Monday, January 24, 2005

Wolverine #21-23
writer: Mark Millar
artist: John Romita Jr
published by Marvel Knights

Millar's "Enemy of the State" storyline is going to have some wide-ranging afteraffects on the Marvel Universe. Well, it should...but the current policy of eschewing continuity for short, free-standing story arcs might negate that.
Wolverine's been kidnapped and killed by an alliance of the Hand, Hydra and a Japanese mutant group called the Dawn of the White Light. He's being sent to terrorize the US, and also to kill select superheroes so that they might be similarly brought back as terrorists by the Hand.
Wolverine is dealing out the death in major amounts, bombing power plants, causing chaos and tearing through SHIELD soldiers like they were paper cutouts. And all the while, he's a prisoner in his own mind, struggling against the conditioning that's making him into a weapon again.
Millar's a smart writer. I enjoy his stuff immensely. And this is one of his better efforts. The brilliance of the plan, to use superheroes as a weapon against their own kind, is the kind of mean-spirited thing that a superscience superspy supervillain like Baron Strucker would do.
The focus on SHIELD and Elektra is refreshing, too. Dammit, Millar could write a kick ass Nick Fury book...or a great Elektra book, if he didn't get bored and pissy. Hell, I'd pay good money to read a Fantastic Four book by Millar. In this story arc, the FF gets a visit from Wolvie...and they hand him his ass. They're not just four of the most powerful heroes in the Marvel Universe, they're the smartest. And they show it. Damn, do they show it.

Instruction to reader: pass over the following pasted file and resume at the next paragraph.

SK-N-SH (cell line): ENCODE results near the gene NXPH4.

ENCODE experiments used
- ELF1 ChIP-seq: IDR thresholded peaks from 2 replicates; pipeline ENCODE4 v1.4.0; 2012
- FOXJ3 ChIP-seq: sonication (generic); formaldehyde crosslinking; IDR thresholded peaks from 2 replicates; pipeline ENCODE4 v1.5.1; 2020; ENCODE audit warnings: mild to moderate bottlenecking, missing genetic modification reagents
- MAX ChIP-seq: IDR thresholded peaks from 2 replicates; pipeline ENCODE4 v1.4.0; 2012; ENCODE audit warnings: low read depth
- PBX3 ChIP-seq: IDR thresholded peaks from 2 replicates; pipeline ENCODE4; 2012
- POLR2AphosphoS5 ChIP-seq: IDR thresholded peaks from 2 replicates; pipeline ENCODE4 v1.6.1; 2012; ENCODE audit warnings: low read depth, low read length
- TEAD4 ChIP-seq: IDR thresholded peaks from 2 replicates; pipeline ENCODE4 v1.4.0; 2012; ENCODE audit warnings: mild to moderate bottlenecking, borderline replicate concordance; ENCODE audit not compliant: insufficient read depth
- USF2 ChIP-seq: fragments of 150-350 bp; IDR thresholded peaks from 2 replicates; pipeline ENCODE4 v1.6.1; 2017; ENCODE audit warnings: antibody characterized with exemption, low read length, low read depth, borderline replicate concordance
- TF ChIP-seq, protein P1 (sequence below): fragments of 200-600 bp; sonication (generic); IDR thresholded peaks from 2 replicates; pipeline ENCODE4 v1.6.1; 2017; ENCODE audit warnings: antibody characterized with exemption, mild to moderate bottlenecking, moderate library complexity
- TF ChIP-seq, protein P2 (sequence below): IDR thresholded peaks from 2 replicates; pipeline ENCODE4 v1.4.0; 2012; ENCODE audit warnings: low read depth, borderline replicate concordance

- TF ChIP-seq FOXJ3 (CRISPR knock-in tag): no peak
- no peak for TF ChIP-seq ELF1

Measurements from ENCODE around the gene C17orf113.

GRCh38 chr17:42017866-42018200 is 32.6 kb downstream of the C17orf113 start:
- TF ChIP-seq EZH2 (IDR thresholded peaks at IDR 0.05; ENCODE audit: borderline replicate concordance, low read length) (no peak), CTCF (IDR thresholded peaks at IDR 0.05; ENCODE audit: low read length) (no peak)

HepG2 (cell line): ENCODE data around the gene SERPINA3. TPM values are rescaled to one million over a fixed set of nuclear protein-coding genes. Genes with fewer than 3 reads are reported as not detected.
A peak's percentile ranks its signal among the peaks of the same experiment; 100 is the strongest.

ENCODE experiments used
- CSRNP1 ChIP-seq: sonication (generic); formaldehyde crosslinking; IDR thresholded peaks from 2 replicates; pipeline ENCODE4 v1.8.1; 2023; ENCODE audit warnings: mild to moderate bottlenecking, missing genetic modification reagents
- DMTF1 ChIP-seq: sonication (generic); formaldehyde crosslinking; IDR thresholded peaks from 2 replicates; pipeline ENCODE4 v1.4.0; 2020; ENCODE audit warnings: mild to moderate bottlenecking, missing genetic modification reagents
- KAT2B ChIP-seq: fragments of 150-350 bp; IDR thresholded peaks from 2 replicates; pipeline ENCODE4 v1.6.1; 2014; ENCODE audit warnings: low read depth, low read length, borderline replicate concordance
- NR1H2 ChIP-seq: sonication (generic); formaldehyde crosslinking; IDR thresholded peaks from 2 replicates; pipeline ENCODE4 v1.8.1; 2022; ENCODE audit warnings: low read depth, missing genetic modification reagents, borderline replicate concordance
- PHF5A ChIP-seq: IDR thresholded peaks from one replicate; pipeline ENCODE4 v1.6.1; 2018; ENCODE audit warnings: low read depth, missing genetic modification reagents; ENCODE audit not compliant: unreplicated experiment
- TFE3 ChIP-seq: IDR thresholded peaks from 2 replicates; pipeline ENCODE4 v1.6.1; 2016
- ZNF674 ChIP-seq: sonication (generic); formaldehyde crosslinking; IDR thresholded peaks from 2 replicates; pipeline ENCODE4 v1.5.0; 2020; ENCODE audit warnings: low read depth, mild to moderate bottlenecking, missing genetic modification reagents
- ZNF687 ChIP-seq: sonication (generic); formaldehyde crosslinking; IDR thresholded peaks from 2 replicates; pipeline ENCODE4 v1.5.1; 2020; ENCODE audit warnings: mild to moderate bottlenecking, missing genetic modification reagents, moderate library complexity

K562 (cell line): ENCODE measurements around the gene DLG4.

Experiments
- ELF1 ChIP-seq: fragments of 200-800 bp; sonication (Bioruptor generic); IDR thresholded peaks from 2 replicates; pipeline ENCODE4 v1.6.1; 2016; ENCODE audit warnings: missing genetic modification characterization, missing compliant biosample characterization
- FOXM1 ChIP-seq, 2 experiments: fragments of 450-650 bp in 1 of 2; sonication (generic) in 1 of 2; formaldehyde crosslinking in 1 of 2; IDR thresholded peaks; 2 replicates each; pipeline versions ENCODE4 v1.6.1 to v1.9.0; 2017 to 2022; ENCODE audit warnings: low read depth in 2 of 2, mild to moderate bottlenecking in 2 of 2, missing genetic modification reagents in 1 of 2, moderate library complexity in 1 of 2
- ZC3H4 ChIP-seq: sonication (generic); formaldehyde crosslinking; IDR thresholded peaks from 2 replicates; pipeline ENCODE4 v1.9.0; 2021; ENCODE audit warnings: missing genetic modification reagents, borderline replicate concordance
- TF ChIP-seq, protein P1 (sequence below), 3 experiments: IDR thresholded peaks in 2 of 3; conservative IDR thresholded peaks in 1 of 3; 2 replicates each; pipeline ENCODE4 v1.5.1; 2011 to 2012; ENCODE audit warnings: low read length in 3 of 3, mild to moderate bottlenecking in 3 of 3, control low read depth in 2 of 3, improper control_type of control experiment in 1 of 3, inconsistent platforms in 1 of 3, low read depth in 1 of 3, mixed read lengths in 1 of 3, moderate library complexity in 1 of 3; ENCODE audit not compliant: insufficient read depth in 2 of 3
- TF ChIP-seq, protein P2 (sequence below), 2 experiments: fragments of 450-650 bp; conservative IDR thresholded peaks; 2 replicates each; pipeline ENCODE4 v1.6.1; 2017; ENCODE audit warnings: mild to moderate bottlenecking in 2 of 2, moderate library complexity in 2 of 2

As it is, I'm thankful for this absolutely kick ass storyline, and can't wait to see how it turns out. Hell, I can't wait to see what happens in part 5! Part 4 ends on a terrific cliffhanger that has to be giving Brian Michael Bendis an ulcer.
John Romita Jr has always been a favorite of mine, but his style shift over the last few years has made him simply amazing. The dense, panel-packing nature of his art as well as his slightly sparse design creates a unique look that few in the industry can top his stunning visuals and gorgeous splash pages. He doesn't so much draw a book as unleashes it on your eyes. And with a top notch artist like Klaus Janson inking his pencils, Romita's work becomes the comic equivalent of high art.

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